Sharing Stories

SpeakEasyDC sends off Hanukkah at Sixth & I this Saturday

Amy Saidman got turned off of becoming a standup comic.

”Other comedians are cold and aloof and unfriendly,” Saidman says, ”telling homophobic jokes to 20 people in a basement. … It’s so not attractive any more.”

Certainly not since Saidman, a former teacher, discovered live storytelling through SpeakEasyDC some 13 years ago. Saidman quickly signed on as a program coordinator and eventually became artistic executive director of the organization, which has grown under her leadership to include a staff of six teachers offering classes and coaching in the art of storytelling. The past decade has ushered in a rise of storytelling organizations all over the country, but, says Saidman, ”The depth to which we’ve invested in classes and coaching is unique.”

Of course, SpeakEasyDC is best known for the storytelling performances it organizes at area venues, up to 25 each year, including a monthly event at Town Danceboutique, plus an annual LGBT-focused program. The emphasis is always on congenial camaraderie. SpeakEasyDC doesn’t offer competitive storytelling – no judged ”Story Slams” here.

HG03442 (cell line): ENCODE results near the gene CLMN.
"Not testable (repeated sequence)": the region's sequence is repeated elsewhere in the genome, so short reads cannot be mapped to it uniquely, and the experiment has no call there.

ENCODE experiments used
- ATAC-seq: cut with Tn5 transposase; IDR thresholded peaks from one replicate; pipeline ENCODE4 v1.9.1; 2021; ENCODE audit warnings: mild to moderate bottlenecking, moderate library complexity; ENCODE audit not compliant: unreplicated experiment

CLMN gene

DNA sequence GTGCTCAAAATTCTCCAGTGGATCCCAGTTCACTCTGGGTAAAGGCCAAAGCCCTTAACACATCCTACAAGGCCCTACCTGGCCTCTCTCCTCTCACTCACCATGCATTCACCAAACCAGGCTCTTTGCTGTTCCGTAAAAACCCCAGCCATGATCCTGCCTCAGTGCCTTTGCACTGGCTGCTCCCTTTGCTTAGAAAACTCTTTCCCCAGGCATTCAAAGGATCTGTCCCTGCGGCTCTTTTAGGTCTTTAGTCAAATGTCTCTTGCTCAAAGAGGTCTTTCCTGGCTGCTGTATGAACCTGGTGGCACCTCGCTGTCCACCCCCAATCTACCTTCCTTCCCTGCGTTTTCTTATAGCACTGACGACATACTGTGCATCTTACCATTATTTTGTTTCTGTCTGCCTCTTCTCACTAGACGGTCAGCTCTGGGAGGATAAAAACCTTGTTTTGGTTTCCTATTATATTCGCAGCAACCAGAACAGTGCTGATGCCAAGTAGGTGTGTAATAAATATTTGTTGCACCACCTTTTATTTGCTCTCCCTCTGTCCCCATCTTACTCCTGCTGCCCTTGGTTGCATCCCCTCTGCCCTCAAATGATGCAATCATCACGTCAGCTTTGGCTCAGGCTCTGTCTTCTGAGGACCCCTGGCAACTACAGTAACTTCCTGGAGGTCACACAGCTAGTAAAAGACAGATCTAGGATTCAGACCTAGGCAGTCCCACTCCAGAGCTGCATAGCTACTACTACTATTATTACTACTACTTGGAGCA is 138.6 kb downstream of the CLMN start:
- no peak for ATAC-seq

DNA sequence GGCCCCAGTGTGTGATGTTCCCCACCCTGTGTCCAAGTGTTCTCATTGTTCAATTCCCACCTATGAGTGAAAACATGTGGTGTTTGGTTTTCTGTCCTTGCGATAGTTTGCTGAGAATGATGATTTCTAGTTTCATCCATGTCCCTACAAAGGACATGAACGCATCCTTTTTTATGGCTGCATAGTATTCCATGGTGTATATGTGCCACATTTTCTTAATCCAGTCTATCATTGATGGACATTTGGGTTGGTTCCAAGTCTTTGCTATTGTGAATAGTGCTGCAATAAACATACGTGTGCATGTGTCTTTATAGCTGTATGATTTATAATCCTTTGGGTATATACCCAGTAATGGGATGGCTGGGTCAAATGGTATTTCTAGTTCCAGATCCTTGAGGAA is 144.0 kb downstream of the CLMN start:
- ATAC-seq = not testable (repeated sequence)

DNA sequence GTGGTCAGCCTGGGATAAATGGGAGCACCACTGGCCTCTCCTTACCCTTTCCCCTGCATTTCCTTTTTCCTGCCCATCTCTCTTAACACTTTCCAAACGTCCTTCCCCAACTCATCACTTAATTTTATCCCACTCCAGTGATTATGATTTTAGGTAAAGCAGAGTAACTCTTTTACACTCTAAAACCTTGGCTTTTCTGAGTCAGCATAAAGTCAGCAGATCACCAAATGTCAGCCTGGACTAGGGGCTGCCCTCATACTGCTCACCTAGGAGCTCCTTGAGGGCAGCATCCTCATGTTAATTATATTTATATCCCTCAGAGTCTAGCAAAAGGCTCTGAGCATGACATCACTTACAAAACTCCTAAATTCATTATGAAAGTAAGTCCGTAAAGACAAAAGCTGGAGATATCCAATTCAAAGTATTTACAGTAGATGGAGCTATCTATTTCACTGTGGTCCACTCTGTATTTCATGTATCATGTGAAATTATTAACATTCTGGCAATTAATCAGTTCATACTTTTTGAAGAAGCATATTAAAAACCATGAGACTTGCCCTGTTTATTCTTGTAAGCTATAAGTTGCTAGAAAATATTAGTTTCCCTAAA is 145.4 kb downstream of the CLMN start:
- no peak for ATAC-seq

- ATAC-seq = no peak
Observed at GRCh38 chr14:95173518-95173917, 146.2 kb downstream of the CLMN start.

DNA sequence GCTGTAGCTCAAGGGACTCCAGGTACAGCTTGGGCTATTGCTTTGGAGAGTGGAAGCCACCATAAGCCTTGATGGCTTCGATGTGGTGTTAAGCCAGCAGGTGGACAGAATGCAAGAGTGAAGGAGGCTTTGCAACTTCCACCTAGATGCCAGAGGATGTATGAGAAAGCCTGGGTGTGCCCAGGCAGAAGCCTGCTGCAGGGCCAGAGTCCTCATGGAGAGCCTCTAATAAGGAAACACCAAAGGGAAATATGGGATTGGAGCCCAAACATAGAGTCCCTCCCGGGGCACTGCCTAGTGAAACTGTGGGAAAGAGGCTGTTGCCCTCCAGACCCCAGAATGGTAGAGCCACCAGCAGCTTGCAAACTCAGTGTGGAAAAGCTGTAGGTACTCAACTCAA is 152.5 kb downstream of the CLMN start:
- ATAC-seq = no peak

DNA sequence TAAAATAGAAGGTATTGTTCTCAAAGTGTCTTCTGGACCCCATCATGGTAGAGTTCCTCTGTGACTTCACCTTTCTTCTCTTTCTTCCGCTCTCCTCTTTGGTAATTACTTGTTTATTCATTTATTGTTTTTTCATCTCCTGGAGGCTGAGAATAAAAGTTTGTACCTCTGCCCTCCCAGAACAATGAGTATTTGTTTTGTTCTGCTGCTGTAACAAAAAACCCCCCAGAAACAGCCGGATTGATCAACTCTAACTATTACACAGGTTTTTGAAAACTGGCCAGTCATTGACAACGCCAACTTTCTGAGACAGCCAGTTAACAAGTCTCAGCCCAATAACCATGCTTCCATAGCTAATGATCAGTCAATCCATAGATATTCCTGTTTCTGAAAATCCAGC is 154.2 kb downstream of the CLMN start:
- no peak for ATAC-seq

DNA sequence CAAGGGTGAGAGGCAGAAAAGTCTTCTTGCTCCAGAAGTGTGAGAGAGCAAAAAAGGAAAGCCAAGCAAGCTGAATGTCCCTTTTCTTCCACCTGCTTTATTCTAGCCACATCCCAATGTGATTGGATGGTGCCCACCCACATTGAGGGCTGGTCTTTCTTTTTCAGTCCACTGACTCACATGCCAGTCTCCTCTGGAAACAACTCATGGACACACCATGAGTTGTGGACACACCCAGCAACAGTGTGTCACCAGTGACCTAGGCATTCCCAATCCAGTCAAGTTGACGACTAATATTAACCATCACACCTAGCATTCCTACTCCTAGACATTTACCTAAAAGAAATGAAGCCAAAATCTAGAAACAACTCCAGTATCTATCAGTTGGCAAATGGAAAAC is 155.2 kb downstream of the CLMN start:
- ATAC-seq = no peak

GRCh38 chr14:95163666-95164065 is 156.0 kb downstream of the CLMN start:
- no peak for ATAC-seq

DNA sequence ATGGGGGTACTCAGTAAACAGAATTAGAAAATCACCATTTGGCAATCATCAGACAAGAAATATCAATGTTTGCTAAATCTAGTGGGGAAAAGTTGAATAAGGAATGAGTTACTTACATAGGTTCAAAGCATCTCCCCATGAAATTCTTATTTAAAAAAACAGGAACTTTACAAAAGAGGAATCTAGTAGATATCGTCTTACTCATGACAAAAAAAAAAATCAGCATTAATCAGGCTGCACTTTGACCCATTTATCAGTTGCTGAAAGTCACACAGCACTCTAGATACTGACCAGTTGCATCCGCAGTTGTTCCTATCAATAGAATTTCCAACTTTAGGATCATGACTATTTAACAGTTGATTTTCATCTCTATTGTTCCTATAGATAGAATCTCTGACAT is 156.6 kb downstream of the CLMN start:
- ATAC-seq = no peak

”I prefer everyone comes out feeling like a winner,” she says.

SpeakEasyDC is now gearing up for its fourth annual event at Sixth & I Historic Synagogue on the last night of Hanukkah. This year’s My So-Called Jewish Life features mostly journalists, Jews and gentiles alike, sharing their amusing personal stories on the chosen theme – from the Washington Post‘s food editor Bonnie Benwick and her lifelong love of brisket, to ABC News’s John Donvan and his interfaith relationship and Jewish children. There’s also the story of Eliot Stein, managing editor of LivingSocial. Saidman, says Stein, whose family background is – get this – Quaker, ”has been mistaken for Jewish his entire life. His name has sealed his fate.”

As she does every year, Saidman will serve as emcee, keeping the crowd engaged during the stories, plus sharing one or two of her own. ”I’m not sure when I’m going to run out of Jewish material,” she says, laughing. ”But I am Jewish, so that does help.”

My So-Called Jewish Life is Saturday, Dec. 15, at 8 p.m. Sixth & I Historic Synagogue. 600 I St. NW. Tickets are $17 in advance or $20 day of. Call 202-408-3100 or visit sixthandi.org.

Doug Rule covers the arts, theater, music, food, nightlife and culture as contributing editor for Metro Weekly.

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